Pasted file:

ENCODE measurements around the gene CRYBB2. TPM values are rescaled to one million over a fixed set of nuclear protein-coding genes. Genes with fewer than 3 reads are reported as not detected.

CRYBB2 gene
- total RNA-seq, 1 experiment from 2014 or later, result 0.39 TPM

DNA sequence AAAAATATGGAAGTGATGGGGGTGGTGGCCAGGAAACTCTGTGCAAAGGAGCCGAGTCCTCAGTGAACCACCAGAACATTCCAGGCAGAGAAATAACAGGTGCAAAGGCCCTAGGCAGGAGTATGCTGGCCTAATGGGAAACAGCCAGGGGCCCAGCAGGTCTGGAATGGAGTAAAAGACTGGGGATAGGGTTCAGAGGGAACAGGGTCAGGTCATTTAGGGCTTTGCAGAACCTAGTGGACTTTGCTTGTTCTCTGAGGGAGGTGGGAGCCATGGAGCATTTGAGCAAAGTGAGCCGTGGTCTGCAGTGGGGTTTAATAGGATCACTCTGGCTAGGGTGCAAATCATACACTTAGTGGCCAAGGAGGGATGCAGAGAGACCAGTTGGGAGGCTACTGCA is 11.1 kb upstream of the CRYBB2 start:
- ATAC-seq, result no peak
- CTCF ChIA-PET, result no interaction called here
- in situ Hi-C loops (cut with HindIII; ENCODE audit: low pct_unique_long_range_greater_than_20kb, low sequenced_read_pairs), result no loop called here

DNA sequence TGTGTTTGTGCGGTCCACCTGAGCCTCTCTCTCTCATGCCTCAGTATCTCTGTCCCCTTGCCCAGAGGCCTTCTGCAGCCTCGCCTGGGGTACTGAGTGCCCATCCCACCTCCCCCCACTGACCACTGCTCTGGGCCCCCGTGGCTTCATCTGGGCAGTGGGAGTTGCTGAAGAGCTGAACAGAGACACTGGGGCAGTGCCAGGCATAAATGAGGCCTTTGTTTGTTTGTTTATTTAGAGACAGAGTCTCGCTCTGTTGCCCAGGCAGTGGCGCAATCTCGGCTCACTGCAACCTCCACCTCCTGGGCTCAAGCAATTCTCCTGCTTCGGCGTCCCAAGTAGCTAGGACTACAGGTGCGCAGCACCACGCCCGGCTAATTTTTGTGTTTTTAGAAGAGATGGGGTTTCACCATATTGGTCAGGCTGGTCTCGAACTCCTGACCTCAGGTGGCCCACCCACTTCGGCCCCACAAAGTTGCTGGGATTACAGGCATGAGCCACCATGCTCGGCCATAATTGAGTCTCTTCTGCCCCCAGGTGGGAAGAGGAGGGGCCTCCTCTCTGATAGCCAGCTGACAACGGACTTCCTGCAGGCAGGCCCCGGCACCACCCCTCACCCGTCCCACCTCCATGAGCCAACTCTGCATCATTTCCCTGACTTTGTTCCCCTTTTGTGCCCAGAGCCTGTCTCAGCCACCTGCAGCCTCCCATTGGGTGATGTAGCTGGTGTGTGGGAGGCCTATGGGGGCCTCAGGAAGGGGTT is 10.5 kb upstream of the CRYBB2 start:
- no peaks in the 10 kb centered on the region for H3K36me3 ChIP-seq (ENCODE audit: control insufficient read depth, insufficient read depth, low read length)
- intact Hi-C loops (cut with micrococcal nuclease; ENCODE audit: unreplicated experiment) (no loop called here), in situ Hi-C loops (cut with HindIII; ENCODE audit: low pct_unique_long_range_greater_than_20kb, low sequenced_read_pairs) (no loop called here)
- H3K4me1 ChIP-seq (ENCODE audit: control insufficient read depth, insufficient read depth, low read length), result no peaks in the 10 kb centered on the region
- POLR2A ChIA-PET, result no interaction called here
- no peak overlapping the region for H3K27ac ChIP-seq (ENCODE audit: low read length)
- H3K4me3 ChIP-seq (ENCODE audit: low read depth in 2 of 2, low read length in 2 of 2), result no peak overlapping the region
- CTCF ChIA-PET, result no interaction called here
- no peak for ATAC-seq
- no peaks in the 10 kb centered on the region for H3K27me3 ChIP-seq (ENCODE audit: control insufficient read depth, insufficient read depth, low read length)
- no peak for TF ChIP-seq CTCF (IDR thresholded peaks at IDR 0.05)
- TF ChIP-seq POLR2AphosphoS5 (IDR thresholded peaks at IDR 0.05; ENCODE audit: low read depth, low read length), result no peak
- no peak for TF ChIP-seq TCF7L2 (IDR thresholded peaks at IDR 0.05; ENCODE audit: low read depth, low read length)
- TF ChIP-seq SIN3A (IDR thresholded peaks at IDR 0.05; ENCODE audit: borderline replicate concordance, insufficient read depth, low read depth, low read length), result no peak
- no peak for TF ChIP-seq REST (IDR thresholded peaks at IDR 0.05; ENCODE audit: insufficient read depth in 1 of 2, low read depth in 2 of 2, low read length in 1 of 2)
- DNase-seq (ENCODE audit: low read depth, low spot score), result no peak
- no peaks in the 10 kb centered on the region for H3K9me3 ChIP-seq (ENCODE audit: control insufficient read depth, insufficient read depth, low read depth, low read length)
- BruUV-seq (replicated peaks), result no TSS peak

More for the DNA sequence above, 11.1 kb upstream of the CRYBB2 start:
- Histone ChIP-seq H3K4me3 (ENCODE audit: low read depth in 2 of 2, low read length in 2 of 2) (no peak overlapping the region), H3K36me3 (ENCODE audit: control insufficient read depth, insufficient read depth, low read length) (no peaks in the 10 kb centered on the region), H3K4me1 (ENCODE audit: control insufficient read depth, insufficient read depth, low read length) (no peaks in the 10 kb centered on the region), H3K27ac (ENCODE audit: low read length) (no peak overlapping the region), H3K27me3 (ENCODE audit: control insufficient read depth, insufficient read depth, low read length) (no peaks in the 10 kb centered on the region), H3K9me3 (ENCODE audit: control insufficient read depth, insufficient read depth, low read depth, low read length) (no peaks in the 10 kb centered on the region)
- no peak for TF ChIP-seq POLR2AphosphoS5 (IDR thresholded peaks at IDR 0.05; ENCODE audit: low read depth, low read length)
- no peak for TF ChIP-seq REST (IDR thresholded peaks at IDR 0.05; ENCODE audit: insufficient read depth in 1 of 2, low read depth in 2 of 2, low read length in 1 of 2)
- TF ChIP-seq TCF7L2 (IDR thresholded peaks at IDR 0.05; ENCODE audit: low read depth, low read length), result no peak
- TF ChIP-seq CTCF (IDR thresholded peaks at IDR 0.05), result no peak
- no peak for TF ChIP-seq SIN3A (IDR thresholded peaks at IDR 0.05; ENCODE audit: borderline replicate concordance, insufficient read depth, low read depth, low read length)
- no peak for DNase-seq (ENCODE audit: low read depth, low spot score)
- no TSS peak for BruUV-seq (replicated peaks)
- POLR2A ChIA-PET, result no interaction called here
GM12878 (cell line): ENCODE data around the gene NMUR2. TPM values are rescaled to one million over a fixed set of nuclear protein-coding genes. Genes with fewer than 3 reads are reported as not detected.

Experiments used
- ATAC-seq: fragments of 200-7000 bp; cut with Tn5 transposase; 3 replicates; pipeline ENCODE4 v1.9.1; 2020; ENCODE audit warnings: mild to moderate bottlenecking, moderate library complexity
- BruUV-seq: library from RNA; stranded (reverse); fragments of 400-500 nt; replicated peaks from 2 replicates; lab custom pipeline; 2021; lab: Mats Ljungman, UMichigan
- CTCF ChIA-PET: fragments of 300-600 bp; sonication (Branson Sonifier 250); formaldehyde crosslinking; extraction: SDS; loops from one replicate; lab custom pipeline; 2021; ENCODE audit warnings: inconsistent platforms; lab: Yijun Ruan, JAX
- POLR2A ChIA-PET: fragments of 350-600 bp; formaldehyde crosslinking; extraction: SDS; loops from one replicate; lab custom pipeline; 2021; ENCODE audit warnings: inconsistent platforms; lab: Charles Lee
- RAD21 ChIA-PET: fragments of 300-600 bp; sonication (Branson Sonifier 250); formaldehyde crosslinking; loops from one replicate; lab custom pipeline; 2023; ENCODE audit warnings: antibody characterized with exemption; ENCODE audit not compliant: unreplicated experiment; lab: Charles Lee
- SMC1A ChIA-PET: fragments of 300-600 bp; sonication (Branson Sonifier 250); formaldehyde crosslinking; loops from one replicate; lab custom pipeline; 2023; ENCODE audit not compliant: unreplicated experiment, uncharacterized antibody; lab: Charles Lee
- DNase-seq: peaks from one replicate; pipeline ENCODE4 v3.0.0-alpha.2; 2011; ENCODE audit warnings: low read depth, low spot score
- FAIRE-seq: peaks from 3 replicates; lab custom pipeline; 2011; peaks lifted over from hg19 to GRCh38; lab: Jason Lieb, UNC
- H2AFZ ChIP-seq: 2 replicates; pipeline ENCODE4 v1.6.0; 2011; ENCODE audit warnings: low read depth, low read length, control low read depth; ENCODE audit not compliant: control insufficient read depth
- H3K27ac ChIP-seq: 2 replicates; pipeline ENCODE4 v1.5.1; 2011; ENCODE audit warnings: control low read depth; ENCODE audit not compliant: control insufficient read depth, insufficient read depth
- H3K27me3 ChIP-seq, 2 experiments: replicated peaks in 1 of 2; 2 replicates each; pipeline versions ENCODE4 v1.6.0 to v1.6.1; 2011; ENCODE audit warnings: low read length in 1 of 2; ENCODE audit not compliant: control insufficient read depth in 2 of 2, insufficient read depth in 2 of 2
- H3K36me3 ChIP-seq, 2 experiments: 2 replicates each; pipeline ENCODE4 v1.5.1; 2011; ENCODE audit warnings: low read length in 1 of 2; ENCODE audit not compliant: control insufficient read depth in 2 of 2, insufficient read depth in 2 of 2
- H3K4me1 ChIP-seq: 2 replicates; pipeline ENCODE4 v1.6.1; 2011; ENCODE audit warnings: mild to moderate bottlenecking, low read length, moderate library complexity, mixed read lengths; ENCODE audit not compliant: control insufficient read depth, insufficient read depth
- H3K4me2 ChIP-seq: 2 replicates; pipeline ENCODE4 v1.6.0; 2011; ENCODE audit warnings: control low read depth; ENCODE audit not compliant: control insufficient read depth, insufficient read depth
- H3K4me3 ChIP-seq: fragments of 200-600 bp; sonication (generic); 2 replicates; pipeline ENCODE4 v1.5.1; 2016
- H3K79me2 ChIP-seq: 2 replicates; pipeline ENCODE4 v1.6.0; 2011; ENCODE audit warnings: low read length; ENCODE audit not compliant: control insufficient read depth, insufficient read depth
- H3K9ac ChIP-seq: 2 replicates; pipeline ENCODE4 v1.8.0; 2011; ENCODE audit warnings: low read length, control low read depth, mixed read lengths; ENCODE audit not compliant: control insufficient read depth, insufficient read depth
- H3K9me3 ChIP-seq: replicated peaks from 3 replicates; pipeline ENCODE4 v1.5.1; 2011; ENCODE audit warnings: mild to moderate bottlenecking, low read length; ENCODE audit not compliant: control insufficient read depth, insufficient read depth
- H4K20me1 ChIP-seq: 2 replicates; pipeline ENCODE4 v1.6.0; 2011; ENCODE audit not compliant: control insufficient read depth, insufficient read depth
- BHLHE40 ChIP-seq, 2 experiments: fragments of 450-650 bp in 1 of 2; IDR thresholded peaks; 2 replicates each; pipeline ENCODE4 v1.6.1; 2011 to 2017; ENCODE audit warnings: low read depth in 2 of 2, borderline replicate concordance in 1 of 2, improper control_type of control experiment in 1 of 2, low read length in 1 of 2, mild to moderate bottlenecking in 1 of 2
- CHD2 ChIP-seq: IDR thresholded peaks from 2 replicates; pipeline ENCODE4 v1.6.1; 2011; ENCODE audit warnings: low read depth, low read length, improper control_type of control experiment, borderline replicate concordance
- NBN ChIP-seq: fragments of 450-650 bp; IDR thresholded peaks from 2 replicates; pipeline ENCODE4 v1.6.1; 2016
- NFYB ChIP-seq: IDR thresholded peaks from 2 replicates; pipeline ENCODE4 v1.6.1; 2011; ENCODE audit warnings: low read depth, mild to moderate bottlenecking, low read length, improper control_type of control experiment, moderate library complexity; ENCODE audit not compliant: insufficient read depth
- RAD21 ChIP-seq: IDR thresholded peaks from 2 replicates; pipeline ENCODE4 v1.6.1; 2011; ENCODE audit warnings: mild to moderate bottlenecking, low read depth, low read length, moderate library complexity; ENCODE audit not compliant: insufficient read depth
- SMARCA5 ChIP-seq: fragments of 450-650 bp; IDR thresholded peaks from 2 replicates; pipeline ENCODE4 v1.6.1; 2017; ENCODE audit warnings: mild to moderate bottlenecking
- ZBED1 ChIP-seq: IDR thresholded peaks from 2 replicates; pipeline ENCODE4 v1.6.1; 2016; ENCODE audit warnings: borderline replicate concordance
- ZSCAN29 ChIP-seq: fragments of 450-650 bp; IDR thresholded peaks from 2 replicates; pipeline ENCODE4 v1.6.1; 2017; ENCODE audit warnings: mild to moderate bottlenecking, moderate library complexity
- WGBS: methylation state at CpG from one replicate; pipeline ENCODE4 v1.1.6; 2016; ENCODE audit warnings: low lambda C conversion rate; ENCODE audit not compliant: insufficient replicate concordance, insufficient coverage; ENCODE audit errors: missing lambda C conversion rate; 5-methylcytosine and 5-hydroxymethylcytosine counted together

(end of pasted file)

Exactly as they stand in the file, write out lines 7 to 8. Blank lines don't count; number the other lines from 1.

- in situ Hi-C loops (cut with HindIII; ENCODE audit: low pct_unique_long_range_greater_than_20kb, low sequenced_read_pairs), result no loop called here

DNA sequence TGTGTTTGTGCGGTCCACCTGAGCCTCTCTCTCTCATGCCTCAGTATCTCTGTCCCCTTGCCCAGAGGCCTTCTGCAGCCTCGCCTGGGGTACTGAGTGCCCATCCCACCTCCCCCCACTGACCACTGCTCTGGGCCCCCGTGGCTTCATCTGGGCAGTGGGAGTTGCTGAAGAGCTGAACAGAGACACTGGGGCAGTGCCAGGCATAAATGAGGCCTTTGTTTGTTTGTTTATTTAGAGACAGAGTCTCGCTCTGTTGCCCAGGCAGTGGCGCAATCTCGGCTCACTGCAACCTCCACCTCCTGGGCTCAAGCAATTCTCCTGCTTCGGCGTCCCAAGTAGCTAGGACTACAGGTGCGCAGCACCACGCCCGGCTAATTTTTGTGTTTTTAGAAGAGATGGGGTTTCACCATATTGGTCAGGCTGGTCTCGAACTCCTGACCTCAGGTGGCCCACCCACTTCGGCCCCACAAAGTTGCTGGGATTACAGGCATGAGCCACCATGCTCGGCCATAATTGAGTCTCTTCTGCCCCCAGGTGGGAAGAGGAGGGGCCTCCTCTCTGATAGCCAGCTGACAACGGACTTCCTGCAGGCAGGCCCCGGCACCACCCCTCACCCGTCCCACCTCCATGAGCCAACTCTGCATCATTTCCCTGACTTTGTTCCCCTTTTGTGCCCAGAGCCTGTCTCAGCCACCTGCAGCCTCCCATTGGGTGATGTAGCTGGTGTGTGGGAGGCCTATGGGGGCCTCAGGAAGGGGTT is 10.5 kb upstream of the CRYBB2 start: